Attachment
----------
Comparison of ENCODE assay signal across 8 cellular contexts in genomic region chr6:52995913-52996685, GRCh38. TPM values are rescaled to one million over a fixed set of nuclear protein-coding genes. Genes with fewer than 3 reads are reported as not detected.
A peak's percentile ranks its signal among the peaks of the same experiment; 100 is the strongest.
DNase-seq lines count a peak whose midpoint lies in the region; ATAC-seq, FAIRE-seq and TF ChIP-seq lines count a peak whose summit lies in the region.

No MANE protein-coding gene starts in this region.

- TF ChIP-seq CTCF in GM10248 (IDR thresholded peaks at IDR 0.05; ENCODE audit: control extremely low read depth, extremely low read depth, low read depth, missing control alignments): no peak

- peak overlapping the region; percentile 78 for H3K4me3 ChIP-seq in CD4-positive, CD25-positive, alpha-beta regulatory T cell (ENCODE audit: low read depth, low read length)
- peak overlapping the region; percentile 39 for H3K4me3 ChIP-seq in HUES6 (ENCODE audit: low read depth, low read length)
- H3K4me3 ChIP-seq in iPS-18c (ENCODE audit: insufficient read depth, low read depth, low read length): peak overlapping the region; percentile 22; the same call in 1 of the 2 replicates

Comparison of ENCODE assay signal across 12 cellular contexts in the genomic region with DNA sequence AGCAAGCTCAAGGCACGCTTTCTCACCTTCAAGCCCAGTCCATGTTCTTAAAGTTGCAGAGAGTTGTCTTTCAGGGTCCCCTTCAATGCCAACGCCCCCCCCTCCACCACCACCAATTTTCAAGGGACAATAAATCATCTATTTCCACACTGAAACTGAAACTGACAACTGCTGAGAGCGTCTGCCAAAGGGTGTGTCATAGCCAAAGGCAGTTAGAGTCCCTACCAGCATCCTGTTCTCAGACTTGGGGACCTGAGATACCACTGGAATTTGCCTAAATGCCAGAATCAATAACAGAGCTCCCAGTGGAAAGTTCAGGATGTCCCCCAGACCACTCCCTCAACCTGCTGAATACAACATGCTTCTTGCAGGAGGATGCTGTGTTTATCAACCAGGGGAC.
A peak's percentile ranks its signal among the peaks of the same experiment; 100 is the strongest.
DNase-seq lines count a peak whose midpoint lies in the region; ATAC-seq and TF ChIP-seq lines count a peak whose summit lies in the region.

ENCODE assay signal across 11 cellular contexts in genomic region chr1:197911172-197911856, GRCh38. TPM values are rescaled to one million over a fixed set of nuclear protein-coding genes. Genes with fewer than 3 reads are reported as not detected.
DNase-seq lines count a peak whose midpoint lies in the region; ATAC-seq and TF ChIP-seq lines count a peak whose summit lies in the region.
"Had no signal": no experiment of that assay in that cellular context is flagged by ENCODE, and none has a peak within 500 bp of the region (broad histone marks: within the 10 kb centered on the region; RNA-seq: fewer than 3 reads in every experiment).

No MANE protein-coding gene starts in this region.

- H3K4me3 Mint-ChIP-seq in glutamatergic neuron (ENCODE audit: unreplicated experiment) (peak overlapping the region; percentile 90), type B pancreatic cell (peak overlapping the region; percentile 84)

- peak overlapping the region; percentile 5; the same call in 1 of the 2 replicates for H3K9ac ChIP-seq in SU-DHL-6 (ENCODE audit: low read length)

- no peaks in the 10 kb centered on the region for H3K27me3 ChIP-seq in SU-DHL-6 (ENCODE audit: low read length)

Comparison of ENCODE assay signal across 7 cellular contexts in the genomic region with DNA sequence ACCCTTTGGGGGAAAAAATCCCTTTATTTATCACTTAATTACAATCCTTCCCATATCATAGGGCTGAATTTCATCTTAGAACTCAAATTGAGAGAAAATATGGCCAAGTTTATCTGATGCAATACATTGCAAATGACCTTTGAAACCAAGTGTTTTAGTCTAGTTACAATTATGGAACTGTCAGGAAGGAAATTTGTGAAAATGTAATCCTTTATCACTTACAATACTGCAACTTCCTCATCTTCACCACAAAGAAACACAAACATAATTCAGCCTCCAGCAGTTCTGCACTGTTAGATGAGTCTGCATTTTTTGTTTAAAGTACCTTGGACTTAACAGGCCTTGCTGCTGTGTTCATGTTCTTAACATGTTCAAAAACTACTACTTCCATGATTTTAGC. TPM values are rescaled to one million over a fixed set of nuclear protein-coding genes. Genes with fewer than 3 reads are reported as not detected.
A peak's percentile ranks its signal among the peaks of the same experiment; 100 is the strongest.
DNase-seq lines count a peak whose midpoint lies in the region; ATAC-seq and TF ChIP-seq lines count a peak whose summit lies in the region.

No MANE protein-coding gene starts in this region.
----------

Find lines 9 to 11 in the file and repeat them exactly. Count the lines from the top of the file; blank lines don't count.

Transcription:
Comparison of ENCODE assay signal across 12 cellular contexts in the genomic region with DNA sequence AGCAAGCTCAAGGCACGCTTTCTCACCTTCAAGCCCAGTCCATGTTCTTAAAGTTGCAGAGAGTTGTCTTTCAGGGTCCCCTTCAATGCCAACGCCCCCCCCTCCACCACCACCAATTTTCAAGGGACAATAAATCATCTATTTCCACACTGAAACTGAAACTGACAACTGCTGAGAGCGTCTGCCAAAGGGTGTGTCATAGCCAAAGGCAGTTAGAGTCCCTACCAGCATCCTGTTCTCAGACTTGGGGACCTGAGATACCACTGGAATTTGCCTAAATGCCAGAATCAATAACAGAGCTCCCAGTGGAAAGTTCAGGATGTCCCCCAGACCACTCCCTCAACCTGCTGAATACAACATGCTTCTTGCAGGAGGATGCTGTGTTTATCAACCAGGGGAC.
A peak's percentile ranks its signal among the peaks of the same experiment; 100 is the strongest.
DNase-seq lines count a peak whose midpoint lies in the region; ATAC-seq and TF ChIP-seq lines count a peak whose summit lies in the region.